News and Notes: A new Texas Law
By George Kane
Rejecting with a narrow 5 – 4 ruling an application for an injunction to prevent a new Texas law from going into effect while it is being tried, the Supreme Court stunned the nation more severely than it had for decades. News reports declared that Roe v. Wade had been overturned, and that a Texas law that would end abortions in the state had withstood a last-minute challenge. That law was certain to be copied by many other states. While the ruling probably foreshadows the ultimate intent of the court’s conservative majority, the panic that has gripped supporters of reproductive rights is still premature.
At issue in the case Whole Woman’s Health v. Jackson is Texas Senate Bill 8 (SB8), a new law outlawing abortion after a fetal heartbeat can be detected. This usually occurs around the 6th week of pregnancy. This provision violates Roe v. Wade, which held that the state’s interest in protecting life did not justify outlawing abortion until the fetus became viable, which the Court equated with the 3rd trimester. To prevent legal maneuvers to stop the state from enforcing the law, SB8 “outsourced” enforcement to any person other than government officials to bring a civil lawsuit against anyone who provides an abortion in violation of the Act, “aids or abets” such an abortion, or intends to do these things. These civil suits may be brought against anyone from the surgeon to a cab driver to a friend who gave the woman advice, with a bounty of at least $10,000 plus legal fees.
The suit against the new law was filed in mid-July in the U.S. District Court for the Western District of Texas. That court scheduled an August 30 hearing on a request for a preliminary injunction to prevent enforcement the law on its September 1, 2021 effectivity date. However, on August 27 the 5th Circuit Court of Appeals issued an order pausing all proceedings in the district court, including canceling the district court’s preliminary injunction hearing. On August 30, the plaintiffs filed an emergency application with the US Supreme Court for an injunction to stay the implementation of the law.
Without holding any hearings in the matter, the Supreme Court denied the application in a one paragraph, unsigned decision. The court merely said that the filing addressed the wrong issues.
To prevail in an application for a stay or an injunction, an applicant must carry the burden of making a “strong showing” that it is “likely to succeed on the merits,” that it will be “irreparably injured absent a stay,” that the balance of the equities favors it, and that a stay is consistent with the public interest.
Where did Whole Woman’s Health’s legal team go wrong? That SB8 outlawing abortion after six weeks violates five decades of legal precedent would seem to demonstrate that they were “likely to succeed on the merits.” There cannot be any doubt that the births of unwanted children to women who may be unable to provide proper care and home for them would be in many cases an irreparable injury. That should also meet the “balance of equities” and “public interest” standards. What did they miss?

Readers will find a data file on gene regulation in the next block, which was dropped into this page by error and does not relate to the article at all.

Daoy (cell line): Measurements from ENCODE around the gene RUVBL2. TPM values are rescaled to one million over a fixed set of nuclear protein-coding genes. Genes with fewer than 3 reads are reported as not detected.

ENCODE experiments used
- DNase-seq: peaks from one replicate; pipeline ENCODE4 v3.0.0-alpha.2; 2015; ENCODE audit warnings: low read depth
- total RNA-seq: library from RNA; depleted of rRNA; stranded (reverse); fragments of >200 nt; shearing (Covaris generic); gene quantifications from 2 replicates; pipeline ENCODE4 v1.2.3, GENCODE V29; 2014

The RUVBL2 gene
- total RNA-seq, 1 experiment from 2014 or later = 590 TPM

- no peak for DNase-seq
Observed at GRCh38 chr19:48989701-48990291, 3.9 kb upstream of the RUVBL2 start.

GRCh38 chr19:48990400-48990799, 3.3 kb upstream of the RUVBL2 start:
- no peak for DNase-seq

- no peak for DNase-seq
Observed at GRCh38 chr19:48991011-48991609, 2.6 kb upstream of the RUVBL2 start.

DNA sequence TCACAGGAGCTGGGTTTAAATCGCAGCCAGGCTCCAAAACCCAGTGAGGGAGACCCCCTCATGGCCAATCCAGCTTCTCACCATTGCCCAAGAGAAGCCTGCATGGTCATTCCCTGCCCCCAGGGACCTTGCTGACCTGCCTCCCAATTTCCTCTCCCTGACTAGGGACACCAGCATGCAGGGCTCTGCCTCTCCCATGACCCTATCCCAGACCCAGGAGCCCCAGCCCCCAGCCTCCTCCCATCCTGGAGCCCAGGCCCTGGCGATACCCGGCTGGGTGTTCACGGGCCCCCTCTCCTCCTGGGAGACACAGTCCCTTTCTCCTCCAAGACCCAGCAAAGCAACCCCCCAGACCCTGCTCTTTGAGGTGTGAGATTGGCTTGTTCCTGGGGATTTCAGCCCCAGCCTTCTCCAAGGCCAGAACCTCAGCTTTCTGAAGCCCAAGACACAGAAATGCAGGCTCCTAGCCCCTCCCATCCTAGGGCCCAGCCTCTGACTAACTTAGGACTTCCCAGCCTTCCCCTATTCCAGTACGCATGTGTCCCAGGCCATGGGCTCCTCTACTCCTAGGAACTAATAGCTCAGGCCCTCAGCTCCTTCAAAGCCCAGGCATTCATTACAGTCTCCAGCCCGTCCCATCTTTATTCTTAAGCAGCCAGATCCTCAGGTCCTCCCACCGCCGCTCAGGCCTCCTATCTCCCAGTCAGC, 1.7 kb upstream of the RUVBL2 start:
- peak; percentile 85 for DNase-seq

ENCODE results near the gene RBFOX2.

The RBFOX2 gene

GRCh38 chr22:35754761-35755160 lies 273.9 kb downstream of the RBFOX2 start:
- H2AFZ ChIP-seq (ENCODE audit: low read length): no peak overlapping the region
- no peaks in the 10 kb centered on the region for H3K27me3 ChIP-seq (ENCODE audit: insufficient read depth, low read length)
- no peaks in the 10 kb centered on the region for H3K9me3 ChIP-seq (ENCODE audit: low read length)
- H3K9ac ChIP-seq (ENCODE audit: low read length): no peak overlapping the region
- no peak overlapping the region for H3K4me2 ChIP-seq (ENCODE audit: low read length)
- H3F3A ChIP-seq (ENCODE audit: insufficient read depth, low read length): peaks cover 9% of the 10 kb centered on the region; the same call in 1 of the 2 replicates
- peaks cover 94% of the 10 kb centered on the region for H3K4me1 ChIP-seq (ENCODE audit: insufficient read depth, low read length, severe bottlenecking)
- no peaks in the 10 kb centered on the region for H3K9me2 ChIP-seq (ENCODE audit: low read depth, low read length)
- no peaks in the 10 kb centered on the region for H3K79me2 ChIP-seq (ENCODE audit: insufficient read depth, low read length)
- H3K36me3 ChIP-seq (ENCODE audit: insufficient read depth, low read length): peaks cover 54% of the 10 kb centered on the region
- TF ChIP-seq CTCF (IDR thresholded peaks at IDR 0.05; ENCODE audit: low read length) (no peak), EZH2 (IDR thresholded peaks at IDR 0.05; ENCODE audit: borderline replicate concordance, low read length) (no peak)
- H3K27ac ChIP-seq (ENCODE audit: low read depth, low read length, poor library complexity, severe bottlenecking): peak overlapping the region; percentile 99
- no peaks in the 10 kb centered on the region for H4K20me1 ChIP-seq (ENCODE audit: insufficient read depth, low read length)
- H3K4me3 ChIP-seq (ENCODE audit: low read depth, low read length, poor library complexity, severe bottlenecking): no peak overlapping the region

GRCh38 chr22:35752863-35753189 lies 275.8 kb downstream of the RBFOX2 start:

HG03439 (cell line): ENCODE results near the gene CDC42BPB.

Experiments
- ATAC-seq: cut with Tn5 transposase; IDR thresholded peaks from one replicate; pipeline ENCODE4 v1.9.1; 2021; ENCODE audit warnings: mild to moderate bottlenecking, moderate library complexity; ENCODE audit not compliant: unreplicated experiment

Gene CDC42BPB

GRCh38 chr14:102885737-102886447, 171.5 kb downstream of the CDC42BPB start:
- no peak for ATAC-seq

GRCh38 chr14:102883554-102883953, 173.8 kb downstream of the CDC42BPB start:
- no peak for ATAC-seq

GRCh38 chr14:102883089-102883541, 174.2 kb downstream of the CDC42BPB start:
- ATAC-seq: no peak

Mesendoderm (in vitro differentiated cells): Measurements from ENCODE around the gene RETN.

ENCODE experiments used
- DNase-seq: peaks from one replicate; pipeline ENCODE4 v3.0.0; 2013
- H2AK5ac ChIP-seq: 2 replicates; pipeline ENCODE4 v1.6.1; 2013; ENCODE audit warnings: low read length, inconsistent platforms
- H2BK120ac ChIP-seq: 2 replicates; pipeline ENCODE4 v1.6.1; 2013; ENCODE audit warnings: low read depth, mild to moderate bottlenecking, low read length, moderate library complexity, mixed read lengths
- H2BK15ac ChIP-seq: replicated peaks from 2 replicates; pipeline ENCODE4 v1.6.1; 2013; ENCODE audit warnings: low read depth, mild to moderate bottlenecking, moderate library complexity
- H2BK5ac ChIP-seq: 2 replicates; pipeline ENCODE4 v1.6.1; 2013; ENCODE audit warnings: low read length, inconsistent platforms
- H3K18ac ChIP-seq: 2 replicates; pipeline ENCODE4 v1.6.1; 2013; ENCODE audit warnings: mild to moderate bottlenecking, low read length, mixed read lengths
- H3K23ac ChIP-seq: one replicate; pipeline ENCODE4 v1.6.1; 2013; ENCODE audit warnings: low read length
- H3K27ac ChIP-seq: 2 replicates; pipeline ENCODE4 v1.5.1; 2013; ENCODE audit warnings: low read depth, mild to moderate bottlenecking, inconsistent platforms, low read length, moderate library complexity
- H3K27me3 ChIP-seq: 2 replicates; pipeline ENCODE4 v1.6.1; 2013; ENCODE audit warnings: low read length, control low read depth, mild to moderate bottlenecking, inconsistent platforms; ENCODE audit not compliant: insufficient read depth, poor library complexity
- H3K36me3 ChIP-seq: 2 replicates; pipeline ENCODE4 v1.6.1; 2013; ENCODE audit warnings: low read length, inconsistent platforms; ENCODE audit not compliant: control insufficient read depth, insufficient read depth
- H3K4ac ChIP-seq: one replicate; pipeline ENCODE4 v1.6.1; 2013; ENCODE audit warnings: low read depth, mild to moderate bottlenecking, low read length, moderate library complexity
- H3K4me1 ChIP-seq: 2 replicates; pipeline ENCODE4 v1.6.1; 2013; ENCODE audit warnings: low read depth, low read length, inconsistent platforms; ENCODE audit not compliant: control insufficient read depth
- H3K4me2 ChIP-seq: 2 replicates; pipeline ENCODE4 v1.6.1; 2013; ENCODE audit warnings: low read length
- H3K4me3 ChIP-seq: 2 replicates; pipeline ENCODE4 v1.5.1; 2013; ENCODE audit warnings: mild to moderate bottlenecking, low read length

The applicants now before us have raised serious questions regarding the constitutionality of the Texas law at issue. But their application also presents complex and novel antecedent procedural questions on which they have not carried their burden. For example, federal courts enjoy the power to enjoin individuals tasked with enforcing laws, not the laws themselves.
To me, this is astonishing. The majority of the court is saying that they cannot strike down laws even though they violate the constitution. They can only stop the government from enforcing them!
SB8 is carefully tailored to address this. Texas can pass unconstitutional laws, but the state cannot enforce them. SB8 is written so that no government official is responsible for enforcing it, because the state is leaving enforcement to private citizens in civil courts. The court decided that it cannot stay the enforcement of the law because all the named defendants but one were prohibited by the law itself to enforce it, and that the one defendant who was not a government official had signed an affidavit declaring “that he has no present intention to enforce the law.”
In denying the requested injunction, the court noted that “we stress that we do not purport to resolve definitively any jurisdictional or substantive claim in the applicants’ lawsuit. In particular, this order is not based on any conclusion about the constitutionality of Texas’s law, and in no way limits other procedurally proper challenges to the Texas law, including in Texas state courts.”
It seems, however, to be the end of this particular case. The 5th Circuit Court of Appeals has stopped the trial in the District Court, and the Supreme Court has closed its door. Roe v. Wade still stands, however, and abortion rights remain the law of the land. Lower courts are unlikely to have the audacity to overturn Roe, however. That will only happen when an actual challenge to the Roe decision reaches the Supreme Court. That could happen during the Supreme Court term beginning in October, in the case Dobbs v. Jackson Women’s Health Organization. The case concerns a Mississippi law that bans abortions after 15 weeks.
Republican-controlled legislatures in at least seven states are expected to implement laws that mirror Texas SB8. Meanwhile, Nancy Pelosi has promised to bring to a vote in the House a bill to make the right to an abortion a federal law. There is no hope at present, though, that 60 votes can be found in the Senate to override a filibuster of this bill. But this bill may return after the 2022 elections, when 20 Republican Senate seats are up for election.